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‘A comparison of the reconciliation barometers in South Africa and Rwanda’, New book chapter by Cori Wielenga

GovInn’s Senior Researcher Cori Wielenga published the book chapter ‘A comparison of the reconciliation barometers in South Africa and Rwanda’ in the book ‘Rethinking reconciliation: Evidence from South Africa‘ by HSRC Press.

Processes of reconciliation, transitional justice and healing are high on the global agenda, yet questions of how to measure their effectiveness remain a challenge. The Institute for Justice and Reconciliation (IJR), based in Cape Town, South Africa, has developed a survey that measures public opinion on reconciliation in that country. The South African Reconciliation Barometer (SARB) has been implemented annually between 2003 and 2014, and measures perceptions about progress in reconciliation in South Africa over time. In 2010, a reconciliation barometer was developed and implemented in Rwanda as well.
The indicators used between the two barometers differ for each context, and therefore their findings cannot be directly compared. Instead, this chapter explores the different contexts to better understand how and why the RRB was adapted for the Rwandan context, and what the surveys say about reconciliation in each case. This exploration contributes to the debate on whether or not reconciliation can be measured and how reconciliation barometers can enhance our understanding of national reconciliation processes.

Have a look at the book here: http://www.hsrcpress.ac.za/product.php?productid=2349&js=n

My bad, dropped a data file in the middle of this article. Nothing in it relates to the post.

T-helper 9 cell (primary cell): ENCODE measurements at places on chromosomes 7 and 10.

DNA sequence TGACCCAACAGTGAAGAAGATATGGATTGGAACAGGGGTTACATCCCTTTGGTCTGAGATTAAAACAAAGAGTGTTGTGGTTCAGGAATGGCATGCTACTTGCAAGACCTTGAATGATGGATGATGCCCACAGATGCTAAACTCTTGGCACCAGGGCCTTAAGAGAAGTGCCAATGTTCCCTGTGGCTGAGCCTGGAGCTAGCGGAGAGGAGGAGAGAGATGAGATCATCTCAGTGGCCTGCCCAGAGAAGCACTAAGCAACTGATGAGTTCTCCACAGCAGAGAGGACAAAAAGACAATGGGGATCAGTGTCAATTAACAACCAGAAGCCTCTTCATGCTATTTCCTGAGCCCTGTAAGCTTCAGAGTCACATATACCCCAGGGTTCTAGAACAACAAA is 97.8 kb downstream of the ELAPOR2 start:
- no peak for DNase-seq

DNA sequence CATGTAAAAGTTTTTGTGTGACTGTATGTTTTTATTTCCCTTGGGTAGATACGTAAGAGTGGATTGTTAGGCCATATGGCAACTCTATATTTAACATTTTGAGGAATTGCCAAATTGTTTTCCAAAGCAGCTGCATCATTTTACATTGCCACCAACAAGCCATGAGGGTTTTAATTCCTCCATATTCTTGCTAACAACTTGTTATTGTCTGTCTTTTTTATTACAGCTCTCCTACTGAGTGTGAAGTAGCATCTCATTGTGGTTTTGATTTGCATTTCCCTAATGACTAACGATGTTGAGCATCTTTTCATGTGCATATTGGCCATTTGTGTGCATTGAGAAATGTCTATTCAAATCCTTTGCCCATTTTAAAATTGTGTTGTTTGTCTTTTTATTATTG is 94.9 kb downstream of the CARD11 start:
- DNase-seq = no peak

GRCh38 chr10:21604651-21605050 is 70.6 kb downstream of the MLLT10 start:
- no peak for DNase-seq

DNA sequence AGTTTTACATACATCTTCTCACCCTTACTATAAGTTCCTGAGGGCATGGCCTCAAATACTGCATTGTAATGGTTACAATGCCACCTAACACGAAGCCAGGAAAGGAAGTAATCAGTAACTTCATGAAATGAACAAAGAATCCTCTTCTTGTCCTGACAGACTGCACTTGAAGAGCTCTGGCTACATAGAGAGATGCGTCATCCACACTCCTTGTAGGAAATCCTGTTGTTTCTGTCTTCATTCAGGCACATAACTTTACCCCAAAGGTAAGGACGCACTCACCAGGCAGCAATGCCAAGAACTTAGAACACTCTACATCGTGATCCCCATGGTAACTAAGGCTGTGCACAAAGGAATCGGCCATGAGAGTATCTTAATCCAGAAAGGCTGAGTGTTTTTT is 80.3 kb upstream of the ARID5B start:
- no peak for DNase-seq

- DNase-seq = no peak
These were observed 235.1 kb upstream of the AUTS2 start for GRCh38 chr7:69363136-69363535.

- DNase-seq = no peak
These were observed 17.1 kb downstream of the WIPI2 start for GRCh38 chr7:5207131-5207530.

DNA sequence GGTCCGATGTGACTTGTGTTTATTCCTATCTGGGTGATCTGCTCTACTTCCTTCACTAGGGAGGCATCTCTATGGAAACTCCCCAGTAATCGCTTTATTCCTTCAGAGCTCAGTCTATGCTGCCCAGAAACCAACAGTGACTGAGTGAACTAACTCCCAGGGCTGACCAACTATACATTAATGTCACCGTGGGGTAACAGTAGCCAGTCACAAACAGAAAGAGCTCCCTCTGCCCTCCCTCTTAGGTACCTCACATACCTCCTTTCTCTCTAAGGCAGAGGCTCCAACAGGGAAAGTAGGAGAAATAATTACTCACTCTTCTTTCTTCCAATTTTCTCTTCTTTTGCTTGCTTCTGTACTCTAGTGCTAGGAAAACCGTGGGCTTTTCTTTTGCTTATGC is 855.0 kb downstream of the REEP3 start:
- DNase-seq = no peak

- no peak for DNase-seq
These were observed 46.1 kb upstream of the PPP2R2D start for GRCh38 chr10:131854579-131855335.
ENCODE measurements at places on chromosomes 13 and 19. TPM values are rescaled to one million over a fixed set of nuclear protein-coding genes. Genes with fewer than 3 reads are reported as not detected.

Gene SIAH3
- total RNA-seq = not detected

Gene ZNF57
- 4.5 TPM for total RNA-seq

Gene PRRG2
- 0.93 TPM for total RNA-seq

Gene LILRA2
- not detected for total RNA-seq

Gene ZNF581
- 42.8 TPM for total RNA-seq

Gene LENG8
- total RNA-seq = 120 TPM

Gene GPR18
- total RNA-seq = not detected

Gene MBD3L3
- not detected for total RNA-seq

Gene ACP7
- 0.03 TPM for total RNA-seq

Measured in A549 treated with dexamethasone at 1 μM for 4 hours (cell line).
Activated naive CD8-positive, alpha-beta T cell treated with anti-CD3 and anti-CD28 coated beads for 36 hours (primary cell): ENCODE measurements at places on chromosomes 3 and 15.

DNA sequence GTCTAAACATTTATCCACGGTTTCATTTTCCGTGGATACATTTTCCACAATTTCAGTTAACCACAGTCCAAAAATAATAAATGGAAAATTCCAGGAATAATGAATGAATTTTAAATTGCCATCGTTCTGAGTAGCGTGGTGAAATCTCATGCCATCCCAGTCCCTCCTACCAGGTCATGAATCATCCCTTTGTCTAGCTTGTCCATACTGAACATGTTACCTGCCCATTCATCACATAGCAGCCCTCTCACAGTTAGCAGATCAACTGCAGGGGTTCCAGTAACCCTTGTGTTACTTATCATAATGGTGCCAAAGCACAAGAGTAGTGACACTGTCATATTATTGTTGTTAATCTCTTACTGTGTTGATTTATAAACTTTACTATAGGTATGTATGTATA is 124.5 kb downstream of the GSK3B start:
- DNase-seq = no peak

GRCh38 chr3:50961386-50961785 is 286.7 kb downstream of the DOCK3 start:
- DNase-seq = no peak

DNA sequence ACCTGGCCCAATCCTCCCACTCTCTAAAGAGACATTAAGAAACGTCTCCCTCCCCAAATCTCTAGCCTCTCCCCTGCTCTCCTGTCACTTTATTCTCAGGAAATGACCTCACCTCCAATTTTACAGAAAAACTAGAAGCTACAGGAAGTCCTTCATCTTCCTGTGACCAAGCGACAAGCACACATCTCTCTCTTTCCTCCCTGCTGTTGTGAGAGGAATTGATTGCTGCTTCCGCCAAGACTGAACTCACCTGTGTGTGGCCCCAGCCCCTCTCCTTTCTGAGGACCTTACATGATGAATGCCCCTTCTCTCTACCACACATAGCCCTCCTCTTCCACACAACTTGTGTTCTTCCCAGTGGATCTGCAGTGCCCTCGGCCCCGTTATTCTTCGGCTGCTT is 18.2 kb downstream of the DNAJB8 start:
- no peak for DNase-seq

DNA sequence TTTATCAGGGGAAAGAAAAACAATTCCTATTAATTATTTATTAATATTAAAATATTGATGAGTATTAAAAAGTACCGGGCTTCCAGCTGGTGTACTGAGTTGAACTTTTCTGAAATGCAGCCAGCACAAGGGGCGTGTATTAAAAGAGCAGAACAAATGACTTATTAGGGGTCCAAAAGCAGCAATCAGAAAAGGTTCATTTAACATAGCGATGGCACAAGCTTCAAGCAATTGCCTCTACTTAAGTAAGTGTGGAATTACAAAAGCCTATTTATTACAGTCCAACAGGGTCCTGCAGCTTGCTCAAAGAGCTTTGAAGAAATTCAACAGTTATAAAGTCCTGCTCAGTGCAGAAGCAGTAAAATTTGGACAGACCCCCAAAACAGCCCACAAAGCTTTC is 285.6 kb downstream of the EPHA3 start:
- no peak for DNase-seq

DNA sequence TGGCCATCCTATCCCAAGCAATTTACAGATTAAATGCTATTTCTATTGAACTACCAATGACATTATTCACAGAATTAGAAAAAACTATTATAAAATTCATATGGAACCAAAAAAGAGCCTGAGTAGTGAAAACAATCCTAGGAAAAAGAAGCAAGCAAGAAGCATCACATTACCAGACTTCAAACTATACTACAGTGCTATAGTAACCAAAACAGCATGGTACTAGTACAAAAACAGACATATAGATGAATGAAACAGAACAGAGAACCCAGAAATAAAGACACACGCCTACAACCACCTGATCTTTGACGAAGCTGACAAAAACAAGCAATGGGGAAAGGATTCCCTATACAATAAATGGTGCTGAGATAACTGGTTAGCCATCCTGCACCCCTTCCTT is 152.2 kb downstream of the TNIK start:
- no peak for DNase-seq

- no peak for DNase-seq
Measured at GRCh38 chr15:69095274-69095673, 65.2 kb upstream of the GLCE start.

‘Rwanda & South Africa: a long road from truth to reconciliation’ by Cori Wielenga, The Conversation, 06.04.2017

GovInn’s Senior Researcher Cori Wielenga published the article ‘Rwanda & South Africa: a long road from truth to reconciliation‘ in The Conversation.

Rwanda took a different path. It focused on establishing individual perpetrators’ accountability for genocide crimes. Many were unsettled by this rigorous quest. There were calls for Rwanda to mimic South Africa and take the route of amnesty in exchange for truth. That would have assumed the wounds of the violent massacre of possibly a million people in three months were identical to the wounds of apartheid. I don’t want to suggest for a moment that wounds left by Rwanda’s genocide were harder to heal than those left by apartheid. But it’s critical to understand that they left behind different kinds of devastations.

Read the full article here: https://theconversation.com/rwanda-and-south-africa-a-long-road-from-truth-to-reconciliation-75628